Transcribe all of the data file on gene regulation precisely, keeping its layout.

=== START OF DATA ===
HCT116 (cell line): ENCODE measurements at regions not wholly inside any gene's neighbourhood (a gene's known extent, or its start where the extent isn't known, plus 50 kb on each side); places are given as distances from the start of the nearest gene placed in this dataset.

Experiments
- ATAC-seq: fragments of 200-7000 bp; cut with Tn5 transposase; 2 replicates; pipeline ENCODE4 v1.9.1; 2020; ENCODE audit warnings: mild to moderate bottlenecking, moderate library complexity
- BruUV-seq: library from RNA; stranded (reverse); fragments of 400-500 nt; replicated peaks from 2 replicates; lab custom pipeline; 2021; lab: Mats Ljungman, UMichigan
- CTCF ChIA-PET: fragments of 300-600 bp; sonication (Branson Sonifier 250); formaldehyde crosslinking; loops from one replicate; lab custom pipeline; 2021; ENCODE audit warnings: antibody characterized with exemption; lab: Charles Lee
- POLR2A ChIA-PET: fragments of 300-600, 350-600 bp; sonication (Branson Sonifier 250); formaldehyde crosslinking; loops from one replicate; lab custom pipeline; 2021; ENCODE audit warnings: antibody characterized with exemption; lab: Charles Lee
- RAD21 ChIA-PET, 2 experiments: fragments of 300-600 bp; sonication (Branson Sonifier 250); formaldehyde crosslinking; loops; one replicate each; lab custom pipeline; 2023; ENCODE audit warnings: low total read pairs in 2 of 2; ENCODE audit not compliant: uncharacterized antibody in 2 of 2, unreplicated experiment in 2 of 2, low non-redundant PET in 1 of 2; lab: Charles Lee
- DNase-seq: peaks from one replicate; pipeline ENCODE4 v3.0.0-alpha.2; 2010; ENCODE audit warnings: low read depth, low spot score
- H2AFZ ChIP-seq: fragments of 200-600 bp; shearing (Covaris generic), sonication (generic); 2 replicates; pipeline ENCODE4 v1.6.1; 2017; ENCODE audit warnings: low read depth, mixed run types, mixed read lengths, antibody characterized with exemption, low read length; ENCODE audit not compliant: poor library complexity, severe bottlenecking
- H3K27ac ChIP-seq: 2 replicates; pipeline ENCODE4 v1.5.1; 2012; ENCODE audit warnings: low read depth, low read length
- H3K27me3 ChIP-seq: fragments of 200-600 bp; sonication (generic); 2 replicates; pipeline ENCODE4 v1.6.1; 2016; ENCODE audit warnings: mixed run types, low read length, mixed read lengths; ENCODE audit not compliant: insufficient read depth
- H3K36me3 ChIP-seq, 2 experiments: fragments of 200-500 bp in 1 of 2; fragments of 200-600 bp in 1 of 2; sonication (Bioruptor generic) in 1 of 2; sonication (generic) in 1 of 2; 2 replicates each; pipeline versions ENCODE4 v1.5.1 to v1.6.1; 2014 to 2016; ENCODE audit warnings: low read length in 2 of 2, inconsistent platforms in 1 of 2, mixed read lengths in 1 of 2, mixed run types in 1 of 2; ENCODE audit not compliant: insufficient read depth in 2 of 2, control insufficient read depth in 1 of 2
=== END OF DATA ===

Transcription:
HCT116 (cell line): ENCODE measurements at regions not wholly inside any gene's neighbourhood (a gene's known extent, or its start where the extent isn't known, plus 50 kb on each side); places are given as distances from the start of the nearest gene placed in this dataset.

Experiments
- ATAC-seq: fragments of 200-7000 bp; cut with Tn5 transposase; 2 replicates; pipeline ENCODE4 v1.9.1; 2020; ENCODE audit warnings: mild to moderate bottlenecking, moderate library complexity
- BruUV-seq: library from RNA; stranded (reverse); fragments of 400-500 nt; replicated peaks from 2 replicates; lab custom pipeline; 2021; lab: Mats Ljungman, UMichigan
- CTCF ChIA-PET: fragments of 300-600 bp; sonication (Branson Sonifier 250); formaldehyde crosslinking; loops from one replicate; lab custom pipeline; 2021; ENCODE audit warnings: antibody characterized with exemption; lab: Charles Lee
- POLR2A ChIA-PET: fragments of 300-600, 350-600 bp; sonication (Branson Sonifier 250); formaldehyde crosslinking; loops from one replicate; lab custom pipeline; 2021; ENCODE audit warnings: antibody characterized with exemption; lab: Charles Lee
- RAD21 ChIA-PET, 2 experiments: fragments of 300-600 bp; sonication (Branson Sonifier 250); formaldehyde crosslinking; loops; one replicate each; lab custom pipeline; 2023; ENCODE audit warnings: low total read pairs in 2 of 2; ENCODE audit not compliant: uncharacterized antibody in 2 of 2, unreplicated experiment in 2 of 2, low non-redundant PET in 1 of 2; lab: Charles Lee
- DNase-seq: peaks from one replicate; pipeline ENCODE4 v3.0.0-alpha.2; 2010; ENCODE audit warnings: low read depth, low spot score
- H2AFZ ChIP-seq: fragments of 200-600 bp; shearing (Covaris generic), sonication (generic); 2 replicates; pipeline ENCODE4 v1.6.1; 2017; ENCODE audit warnings: low read depth, mixed run types, mixed read lengths, antibody characterized with exemption, low read length; ENCODE audit not compliant: poor library complexity, severe bottlenecking
- H3K27ac ChIP-seq: 2 replicates; pipeline ENCODE4 v1.5.1; 2012; ENCODE audit warnings: low read depth, low read length
- H3K27me3 ChIP-seq: fragments of 200-600 bp; sonication (generic); 2 replicates; pipeline ENCODE4 v1.6.1; 2016; ENCODE audit warnings: mixed run types, low read length, mixed read lengths; ENCODE audit not compliant: insufficient read depth
- H3K36me3 ChIP-seq, 2 experiments: fragments of 200-500 bp in 1 of 2; fragments of 200-600 bp in 1 of 2; sonication (Bioruptor generic) in 1 of 2; sonication (generic) in 1 of 2; 2 replicates each; pipeline versions ENCODE4 v1.5.1 to v1.6.1; 2014 to 2016; ENCODE audit warnings: low read length in 2 of 2, inconsistent platforms in 1 of 2, mixed read lengths in 1 of 2, mixed run types in 1 of 2; ENCODE audit not compliant: insufficient read depth in 2 of 2, control insufficient read depth in 1 of 2